Directed by: Tom McGrath

Written by: Michael McCullers

Starring: Alec Baldwin, Steve Buscemi, Jimmy Kimmel, Lisa Kudrow, Miles Bakshi

Rating: [2.5/5]

Baby versions of nearly every species have been deemed to be cute no matter how gross they may be when they reach adulthood. From a baby bat, baby alligator, baby shark, and I could go on and on. The king of all small cute things still remains the human baby because they come from us and we care for them. Boss Baby asks what it would look like if there were an organization run by babies to ensure they remained at the top of the cuteness hierarchy. 

Tim Templeton (Miles Bakshi) loves being an only child and getting all of his parents’ attention. This perfect situation gets interrupted when the parents come home with a new baby, who happens to be dressed in a suit. The baby has been named Theodore (Alec Baldwin) and he happens to talk. After Tim catches Theodore’s communications to his organization they duke it out. 

The entire concept of Boss Baby reaches levels of ridiculousness I cannot truly comprehend. To attempt to break it down, we have Baby Corp., comprised of babies, who drink a serum that allows them to act and talk like adults in their small bodies. They operate with the purpose of maintaining their status as the cutest thing in the world, which comes under attack when puppies are on a rise. Probably their fiercest competitors for a while and Theodore gets tasked with discovering Puppy Co’s plan to take over the cuteness market. Does that make sense? It parallels the idea of a stork delivering babies to parents on ridiculous ideas.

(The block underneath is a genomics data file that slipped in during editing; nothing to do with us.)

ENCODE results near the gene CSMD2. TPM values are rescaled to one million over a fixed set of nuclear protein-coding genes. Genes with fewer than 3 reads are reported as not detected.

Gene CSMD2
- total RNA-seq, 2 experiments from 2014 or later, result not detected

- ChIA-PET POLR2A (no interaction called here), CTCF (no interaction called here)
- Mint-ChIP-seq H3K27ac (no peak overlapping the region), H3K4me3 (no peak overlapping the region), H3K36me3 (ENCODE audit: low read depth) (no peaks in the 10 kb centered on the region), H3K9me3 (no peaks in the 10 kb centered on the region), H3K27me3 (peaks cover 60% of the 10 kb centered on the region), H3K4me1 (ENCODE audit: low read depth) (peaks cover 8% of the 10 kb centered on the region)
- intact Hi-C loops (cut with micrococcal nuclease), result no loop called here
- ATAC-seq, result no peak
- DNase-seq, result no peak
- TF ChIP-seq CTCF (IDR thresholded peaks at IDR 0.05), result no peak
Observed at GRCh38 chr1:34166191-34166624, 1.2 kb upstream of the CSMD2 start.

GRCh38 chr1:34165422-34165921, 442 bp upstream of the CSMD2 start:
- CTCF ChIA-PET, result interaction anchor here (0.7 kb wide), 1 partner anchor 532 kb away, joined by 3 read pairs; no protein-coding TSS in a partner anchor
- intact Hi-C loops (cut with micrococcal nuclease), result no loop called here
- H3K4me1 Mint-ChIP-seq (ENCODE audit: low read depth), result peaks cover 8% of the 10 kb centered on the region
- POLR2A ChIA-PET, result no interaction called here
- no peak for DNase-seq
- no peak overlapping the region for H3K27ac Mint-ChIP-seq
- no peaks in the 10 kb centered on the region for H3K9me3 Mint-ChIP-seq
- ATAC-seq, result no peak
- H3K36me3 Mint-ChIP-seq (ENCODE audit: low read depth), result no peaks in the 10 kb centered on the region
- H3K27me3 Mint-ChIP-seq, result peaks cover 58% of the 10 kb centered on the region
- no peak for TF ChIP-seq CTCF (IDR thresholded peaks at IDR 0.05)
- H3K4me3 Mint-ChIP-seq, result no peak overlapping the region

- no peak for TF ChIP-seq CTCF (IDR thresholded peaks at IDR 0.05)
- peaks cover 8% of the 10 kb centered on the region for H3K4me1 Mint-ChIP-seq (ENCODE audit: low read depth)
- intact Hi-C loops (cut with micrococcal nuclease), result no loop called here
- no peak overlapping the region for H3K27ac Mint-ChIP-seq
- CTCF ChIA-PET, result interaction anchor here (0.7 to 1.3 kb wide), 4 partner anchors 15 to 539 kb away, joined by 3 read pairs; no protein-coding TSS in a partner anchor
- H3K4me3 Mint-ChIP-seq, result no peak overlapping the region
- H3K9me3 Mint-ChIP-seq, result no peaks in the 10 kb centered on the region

The battle between the two corporations becomes the plot but the draw and the comedy comes from Theodore, also known as Boss Baby, acting like a ruthless businessman while being a baby. It also makes it more unnerving when Alec Baldwin’s deep voice comes out of the mouth of Boss Baby. The intention of comedy certainly exists when they have Boss Baby literally boss Tim around with getting him sushi and coffee as if he’s ready to hit Wall Street for some trading. On the surface, it has some humor but it’s rather troubling when you look beyond it. Anyone who has ever worked for a boss, who behaves in the same way as Boss Baby, you know that kind of behavior is extremely toxic. It usually comes paired with incredible disrespect for the employees below them. Attempting to make a corporate operative, who treats other people badly, a cute little baby takes away from the truly ugly side of corporations. Never should they be conveyed in such a lackadaisical way, because the actions of Boss Baby are to harm another company through corporate espionage. 

Additionally, the film never misses the opportunity for a fart joke, which would make sense in a story about a baby, but the amount in this movie should be some sort of drinking game. Not something I can fully endorse, because it may leave some lasting damage to your liver, but the number of fart jokes felt so uninspired and lazy that it took away from the overall message the film tried to put forth about being an older sibling. 

As the oldest sibling, I don’t remember what it felt like when my brother was born. I was only three at the time and probably thought more about picking my boogers rather than what it means to be an older sibling. Instinctually, however, I probably held some jealousy with the attention my younger sibling received, which once all belonged to me. Going through this process becomes the moment of growth for Tim in the story. It became a genuine fear for Tim to have someone else loved by his parents that it would have made for a fine movie without the new sibling being part of a huge corporation and with the mind of an adult. It comes full circle and lands the thematic beat it lays out in the beginning. 

Unfortunately, it got overshadowed on several occasions with the mixed messaging of the story and how it was executed overall. The lack of originality in the jokes made parts of it quite boring and the corporate message makes sense when coming from a huge studio, but should not be celebrated within art in my estimations. It’s ultimately a mixed bag, but if you enjoy a bunch of farts in your bag, then go ahead and open it up.

One Reply to “Review: The Boss Baby”

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